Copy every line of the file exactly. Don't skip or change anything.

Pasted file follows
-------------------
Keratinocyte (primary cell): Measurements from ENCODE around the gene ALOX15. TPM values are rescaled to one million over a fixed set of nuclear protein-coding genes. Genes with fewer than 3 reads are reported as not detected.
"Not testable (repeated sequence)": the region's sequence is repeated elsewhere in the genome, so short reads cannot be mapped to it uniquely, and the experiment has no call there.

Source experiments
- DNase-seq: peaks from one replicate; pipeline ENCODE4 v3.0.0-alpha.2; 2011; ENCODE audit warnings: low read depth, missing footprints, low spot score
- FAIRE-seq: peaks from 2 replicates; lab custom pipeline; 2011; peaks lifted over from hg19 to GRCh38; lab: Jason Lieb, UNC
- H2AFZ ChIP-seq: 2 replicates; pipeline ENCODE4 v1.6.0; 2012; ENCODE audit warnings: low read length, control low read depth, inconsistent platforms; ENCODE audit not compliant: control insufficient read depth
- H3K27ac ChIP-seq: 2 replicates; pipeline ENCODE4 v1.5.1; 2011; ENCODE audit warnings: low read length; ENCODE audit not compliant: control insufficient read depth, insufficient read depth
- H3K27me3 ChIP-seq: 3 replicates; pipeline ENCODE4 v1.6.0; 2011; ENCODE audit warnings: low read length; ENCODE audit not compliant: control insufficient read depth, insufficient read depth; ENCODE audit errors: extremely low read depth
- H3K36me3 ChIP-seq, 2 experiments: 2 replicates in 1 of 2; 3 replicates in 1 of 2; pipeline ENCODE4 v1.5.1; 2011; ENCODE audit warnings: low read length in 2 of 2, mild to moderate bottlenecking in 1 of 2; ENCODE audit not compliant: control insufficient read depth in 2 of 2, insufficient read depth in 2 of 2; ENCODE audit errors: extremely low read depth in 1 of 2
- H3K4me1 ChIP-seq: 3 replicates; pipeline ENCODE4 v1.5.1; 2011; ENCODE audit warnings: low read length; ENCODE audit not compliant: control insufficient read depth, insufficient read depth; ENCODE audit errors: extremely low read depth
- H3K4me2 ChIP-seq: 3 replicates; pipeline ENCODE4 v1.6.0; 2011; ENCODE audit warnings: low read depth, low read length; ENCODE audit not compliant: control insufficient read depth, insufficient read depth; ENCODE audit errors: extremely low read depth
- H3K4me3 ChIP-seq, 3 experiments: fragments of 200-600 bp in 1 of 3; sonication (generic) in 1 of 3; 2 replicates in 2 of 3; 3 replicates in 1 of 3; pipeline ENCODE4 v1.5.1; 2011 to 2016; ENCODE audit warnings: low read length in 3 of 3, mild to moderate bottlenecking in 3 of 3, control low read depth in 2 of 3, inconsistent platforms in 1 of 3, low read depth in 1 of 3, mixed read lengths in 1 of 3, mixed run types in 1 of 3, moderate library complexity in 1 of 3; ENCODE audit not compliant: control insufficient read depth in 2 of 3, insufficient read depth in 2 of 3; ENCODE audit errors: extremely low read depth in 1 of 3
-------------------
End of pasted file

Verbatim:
Keratinocyte (primary cell): Measurements from ENCODE around the gene ALOX15. TPM values are rescaled to one million over a fixed set of nuclear protein-coding genes. Genes with fewer than 3 reads are reported as not detected.
"Not testable (repeated sequence)": the region's sequence is repeated elsewhere in the genome, so short reads cannot be mapped to it uniquely, and the experiment has no call there.

Source experiments
- DNase-seq: peaks from one replicate; pipeline ENCODE4 v3.0.0-alpha.2; 2011; ENCODE audit warnings: low read depth, missing footprints, low spot score
- FAIRE-seq: peaks from 2 replicates; lab custom pipeline; 2011; peaks lifted over from hg19 to GRCh38; lab: Jason Lieb, UNC
- H2AFZ ChIP-seq: 2 replicates; pipeline ENCODE4 v1.6.0; 2012; ENCODE audit warnings: low read length, control low read depth, inconsistent platforms; ENCODE audit not compliant: control insufficient read depth
- H3K27ac ChIP-seq: 2 replicates; pipeline ENCODE4 v1.5.1; 2011; ENCODE audit warnings: low read length; ENCODE audit not compliant: control insufficient read depth, insufficient read depth
- H3K27me3 ChIP-seq: 3 replicates; pipeline ENCODE4 v1.6.0; 2011; ENCODE audit warnings: low read length; ENCODE audit not compliant: control insufficient read depth, insufficient read depth; ENCODE audit errors: extremely low read depth
- H3K36me3 ChIP-seq, 2 experiments: 2 replicates in 1 of 2; 3 replicates in 1 of 2; pipeline ENCODE4 v1.5.1; 2011; ENCODE audit warnings: low read length in 2 of 2, mild to moderate bottlenecking in 1 of 2; ENCODE audit not compliant: control insufficient read depth in 2 of 2, insufficient read depth in 2 of 2; ENCODE audit errors: extremely low read depth in 1 of 2
- H3K4me1 ChIP-seq: 3 replicates; pipeline ENCODE4 v1.5.1; 2011; ENCODE audit warnings: low read length; ENCODE audit not compliant: control insufficient read depth, insufficient read depth; ENCODE audit errors: extremely low read depth
- H3K4me2 ChIP-seq: 3 replicates; pipeline ENCODE4 v1.6.0; 2011; ENCODE audit warnings: low read depth, low read length; ENCODE audit not compliant: control insufficient read depth, insufficient read depth; ENCODE audit errors: extremely low read depth
- H3K4me3 ChIP-seq, 3 experiments: fragments of 200-600 bp in 1 of 3; sonication (generic) in 1 of 3; 2 replicates in 2 of 3; 3 replicates in 1 of 3; pipeline ENCODE4 v1.5.1; 2011 to 2016; ENCODE audit warnings: low read length in 3 of 3, mild to moderate bottlenecking in 3 of 3, control low read depth in 2 of 3, inconsistent platforms in 1 of 3, low read depth in 1 of 3, mixed read lengths in 1 of 3, mixed run types in 1 of 3, moderate library complexity in 1 of 3; ENCODE audit not compliant: control insufficient read depth in 2 of 3, insufficient read depth in 2 of 3; ENCODE audit errors: extremely low read depth in 1 of 3